Harry Enton over at the Guardian's Comment Is Free blog tries to figure out why the South has so many American Idol winners by statistical analysis. His theory?
It will come as no shock to anyone living on the coasts that there are many record labels in California and New York. California has about 2,500 record labels or 1 record label for every 15,000 residents, while New York has about 1,500 record labels or about 1 record label for every 13,000 residents. It's fairly easy for a talented musician to get noticed fairly quickly in these regions.
Southerners just don't have as many opportunities. The southern hub of Georgia has only 293 record labels or about 1 record label for every 33,500 residents, while Texas has only 559 record labels or about 1 record label for every 46,000 residents.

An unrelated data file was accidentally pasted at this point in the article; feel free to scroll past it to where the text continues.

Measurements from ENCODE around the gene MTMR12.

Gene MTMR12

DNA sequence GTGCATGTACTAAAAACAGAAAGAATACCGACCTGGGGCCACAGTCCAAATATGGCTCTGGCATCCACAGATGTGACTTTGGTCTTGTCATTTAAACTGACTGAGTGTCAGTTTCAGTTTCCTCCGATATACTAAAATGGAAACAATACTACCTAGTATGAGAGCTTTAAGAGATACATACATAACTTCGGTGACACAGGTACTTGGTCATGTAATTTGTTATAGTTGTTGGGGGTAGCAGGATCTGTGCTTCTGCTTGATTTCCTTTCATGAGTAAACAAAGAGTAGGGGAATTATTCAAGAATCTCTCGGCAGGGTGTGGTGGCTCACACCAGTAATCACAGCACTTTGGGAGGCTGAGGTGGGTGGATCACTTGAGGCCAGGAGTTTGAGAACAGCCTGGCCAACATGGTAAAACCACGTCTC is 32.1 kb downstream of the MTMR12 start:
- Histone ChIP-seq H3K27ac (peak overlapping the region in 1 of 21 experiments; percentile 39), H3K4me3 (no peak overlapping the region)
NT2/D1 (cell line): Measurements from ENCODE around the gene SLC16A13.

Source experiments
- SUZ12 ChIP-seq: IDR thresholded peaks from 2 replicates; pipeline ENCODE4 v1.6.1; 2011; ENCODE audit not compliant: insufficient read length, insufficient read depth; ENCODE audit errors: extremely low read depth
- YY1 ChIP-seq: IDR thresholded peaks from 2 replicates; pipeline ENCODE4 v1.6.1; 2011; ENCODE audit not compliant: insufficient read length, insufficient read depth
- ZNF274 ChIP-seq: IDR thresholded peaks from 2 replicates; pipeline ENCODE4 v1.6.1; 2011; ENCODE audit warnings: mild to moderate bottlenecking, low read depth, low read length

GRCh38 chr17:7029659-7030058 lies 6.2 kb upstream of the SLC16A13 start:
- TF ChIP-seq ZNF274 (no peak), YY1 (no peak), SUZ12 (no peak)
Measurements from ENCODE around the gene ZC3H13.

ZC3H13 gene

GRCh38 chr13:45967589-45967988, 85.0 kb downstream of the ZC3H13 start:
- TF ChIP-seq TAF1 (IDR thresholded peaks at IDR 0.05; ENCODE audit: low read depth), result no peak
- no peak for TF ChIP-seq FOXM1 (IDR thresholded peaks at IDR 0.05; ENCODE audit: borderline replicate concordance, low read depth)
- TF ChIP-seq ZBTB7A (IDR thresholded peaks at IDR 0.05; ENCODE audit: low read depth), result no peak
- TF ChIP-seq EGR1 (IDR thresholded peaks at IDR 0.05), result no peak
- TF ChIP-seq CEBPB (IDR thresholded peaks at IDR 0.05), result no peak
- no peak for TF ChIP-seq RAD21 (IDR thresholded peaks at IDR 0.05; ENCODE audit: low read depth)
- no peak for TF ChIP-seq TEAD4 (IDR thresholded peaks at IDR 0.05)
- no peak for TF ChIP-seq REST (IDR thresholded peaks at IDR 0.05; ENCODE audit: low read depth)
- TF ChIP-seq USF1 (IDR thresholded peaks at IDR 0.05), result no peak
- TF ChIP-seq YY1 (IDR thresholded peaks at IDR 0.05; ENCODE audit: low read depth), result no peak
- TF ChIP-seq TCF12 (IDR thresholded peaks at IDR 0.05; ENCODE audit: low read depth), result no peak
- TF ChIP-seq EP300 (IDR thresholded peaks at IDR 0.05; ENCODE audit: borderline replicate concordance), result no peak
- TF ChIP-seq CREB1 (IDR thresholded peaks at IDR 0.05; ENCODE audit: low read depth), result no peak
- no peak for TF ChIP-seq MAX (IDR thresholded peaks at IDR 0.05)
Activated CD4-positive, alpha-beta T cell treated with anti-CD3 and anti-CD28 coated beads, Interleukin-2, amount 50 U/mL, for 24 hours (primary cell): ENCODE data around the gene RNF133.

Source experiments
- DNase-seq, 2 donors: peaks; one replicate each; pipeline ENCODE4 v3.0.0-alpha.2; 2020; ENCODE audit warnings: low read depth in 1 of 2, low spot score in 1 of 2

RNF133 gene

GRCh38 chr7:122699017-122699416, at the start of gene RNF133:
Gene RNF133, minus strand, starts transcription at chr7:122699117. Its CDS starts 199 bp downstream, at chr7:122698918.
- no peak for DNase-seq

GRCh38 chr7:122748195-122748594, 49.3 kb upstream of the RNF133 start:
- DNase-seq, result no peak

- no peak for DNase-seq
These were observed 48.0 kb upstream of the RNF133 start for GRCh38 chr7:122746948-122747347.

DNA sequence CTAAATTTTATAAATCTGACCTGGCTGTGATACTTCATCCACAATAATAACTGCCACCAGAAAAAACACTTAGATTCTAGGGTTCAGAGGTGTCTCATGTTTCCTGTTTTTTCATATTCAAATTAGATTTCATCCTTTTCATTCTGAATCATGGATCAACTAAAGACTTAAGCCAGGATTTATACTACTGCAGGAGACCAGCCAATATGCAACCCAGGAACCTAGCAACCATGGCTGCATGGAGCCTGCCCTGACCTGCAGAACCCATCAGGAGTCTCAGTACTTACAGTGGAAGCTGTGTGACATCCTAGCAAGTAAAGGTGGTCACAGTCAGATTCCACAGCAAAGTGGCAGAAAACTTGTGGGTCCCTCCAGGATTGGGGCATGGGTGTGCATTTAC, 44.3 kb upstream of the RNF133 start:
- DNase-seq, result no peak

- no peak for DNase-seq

I'm not sure where he gets his numbers. A quick search on yp.com reveals listings for 386 record labels in California, not 2,500. Plus, he doesn't include Nashville in his analysis. Southerners have untapped talent? Southerners have their own indigenous recording industries (country and Christian) Enton just ignores!
According to a 2010 Gallup poll, nine of the 10 most church-attending states were in the South. The bigger the pool of kids who go to church, the bigger the pool of kids who end up in the church choir and the bigger the pool of kids who end up soloing in front of their congregations.
A talented young person who's used to performing in front of a crowd is going to have a leg up on a talented young person who isn't.
It's as simple as that. It's not that we have fewer recording opportunities. It's that we have more performance opportunities.